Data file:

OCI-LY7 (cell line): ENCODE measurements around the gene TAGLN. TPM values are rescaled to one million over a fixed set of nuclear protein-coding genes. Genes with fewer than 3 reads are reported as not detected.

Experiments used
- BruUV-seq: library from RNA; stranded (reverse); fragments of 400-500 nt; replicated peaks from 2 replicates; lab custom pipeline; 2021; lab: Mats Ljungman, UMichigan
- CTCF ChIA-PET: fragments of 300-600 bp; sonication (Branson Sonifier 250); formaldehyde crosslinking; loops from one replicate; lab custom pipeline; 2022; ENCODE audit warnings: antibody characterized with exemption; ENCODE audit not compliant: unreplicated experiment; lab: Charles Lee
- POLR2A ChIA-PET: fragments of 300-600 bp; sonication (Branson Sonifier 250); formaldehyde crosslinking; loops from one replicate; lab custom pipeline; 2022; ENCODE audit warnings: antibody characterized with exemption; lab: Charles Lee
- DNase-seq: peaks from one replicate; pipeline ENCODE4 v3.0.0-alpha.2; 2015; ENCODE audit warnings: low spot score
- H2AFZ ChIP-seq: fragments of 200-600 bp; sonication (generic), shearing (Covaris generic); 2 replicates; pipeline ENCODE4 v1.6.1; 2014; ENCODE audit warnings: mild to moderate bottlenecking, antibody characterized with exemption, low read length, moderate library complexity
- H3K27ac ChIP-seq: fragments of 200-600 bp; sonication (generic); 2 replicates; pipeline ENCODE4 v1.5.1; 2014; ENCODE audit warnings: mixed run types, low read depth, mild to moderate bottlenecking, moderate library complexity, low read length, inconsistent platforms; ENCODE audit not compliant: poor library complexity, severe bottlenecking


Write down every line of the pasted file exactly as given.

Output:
OCI-LY7 (cell line): ENCODE measurements around the gene TAGLN. TPM values are rescaled to one million over a fixed set of nuclear protein-coding genes. Genes with fewer than 3 reads are reported as not detected.

Experiments used
- BruUV-seq: library from RNA; stranded (reverse); fragments of 400-500 nt; replicated peaks from 2 replicates; lab custom pipeline; 2021; lab: Mats Ljungman, UMichigan
- CTCF ChIA-PET: fragments of 300-600 bp; sonication (Branson Sonifier 250); formaldehyde crosslinking; loops from one replicate; lab custom pipeline; 2022; ENCODE audit warnings: antibody characterized with exemption; ENCODE audit not compliant: unreplicated experiment; lab: Charles Lee
- POLR2A ChIA-PET: fragments of 300-600 bp; sonication (Branson Sonifier 250); formaldehyde crosslinking; loops from one replicate; lab custom pipeline; 2022; ENCODE audit warnings: antibody characterized with exemption; lab: Charles Lee
- DNase-seq: peaks from one replicate; pipeline ENCODE4 v3.0.0-alpha.2; 2015; ENCODE audit warnings: low spot score
- H2AFZ ChIP-seq: fragments of 200-600 bp; sonication (generic), shearing (Covaris generic); 2 replicates; pipeline ENCODE4 v1.6.1; 2014; ENCODE audit warnings: mild to moderate bottlenecking, antibody characterized with exemption, low read length, moderate library complexity
- H3K27ac ChIP-seq: fragments of 200-600 bp; sonication (generic); 2 replicates; pipeline ENCODE4 v1.5.1; 2014; ENCODE audit warnings: mixed run types, low read depth, mild to moderate bottlenecking, moderate library complexity, low read length, inconsistent platforms; ENCODE audit not compliant: poor library complexity, severe bottlenecking